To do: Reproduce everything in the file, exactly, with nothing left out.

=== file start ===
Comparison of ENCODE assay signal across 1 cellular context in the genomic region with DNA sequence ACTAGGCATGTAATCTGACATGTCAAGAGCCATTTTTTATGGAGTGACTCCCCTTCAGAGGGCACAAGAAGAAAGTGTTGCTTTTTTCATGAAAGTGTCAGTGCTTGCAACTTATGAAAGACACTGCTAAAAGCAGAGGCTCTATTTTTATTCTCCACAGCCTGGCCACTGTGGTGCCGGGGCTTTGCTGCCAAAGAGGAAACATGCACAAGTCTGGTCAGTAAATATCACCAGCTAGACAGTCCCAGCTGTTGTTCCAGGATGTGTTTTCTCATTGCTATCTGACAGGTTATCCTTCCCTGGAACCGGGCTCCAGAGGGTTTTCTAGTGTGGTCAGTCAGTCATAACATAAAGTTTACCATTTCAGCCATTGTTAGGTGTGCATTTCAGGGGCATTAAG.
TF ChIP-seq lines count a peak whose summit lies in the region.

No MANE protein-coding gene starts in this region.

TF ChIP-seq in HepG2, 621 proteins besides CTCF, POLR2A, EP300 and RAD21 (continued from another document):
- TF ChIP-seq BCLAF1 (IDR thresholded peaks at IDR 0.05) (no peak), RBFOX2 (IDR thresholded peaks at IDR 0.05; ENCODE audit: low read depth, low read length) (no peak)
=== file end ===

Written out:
Comparison of ENCODE assay signal across 1 cellular context in the genomic region with DNA sequence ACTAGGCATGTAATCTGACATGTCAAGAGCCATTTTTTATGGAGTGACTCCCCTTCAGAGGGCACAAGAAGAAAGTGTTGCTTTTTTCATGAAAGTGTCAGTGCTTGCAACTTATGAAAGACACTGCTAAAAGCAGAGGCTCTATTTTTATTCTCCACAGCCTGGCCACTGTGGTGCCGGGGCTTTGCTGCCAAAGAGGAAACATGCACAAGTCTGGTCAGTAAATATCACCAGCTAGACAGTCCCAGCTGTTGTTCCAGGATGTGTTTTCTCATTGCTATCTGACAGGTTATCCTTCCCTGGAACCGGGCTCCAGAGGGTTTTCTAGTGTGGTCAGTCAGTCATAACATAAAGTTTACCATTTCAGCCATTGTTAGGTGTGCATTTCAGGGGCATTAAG.
TF ChIP-seq lines count a peak whose summit lies in the region.

No MANE protein-coding gene starts in this region.

TF ChIP-seq in HepG2, 621 proteins besides CTCF, POLR2A, EP300 and RAD21 (continued from another document):
- TF ChIP-seq BCLAF1 (IDR thresholded peaks at IDR 0.05) (no peak), RBFOX2 (IDR thresholded peaks at IDR 0.05; ENCODE audit: low read depth, low read length) (no peak)